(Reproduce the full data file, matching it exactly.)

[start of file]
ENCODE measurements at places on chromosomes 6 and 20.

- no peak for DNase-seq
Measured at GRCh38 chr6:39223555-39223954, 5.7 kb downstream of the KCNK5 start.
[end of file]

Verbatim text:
ENCODE measurements at places on chromosomes 6 and 20.

- no peak for DNase-seq
Measured at GRCh38 chr6:39223555-39223954, 5.7 kb downstream of the KCNK5 start.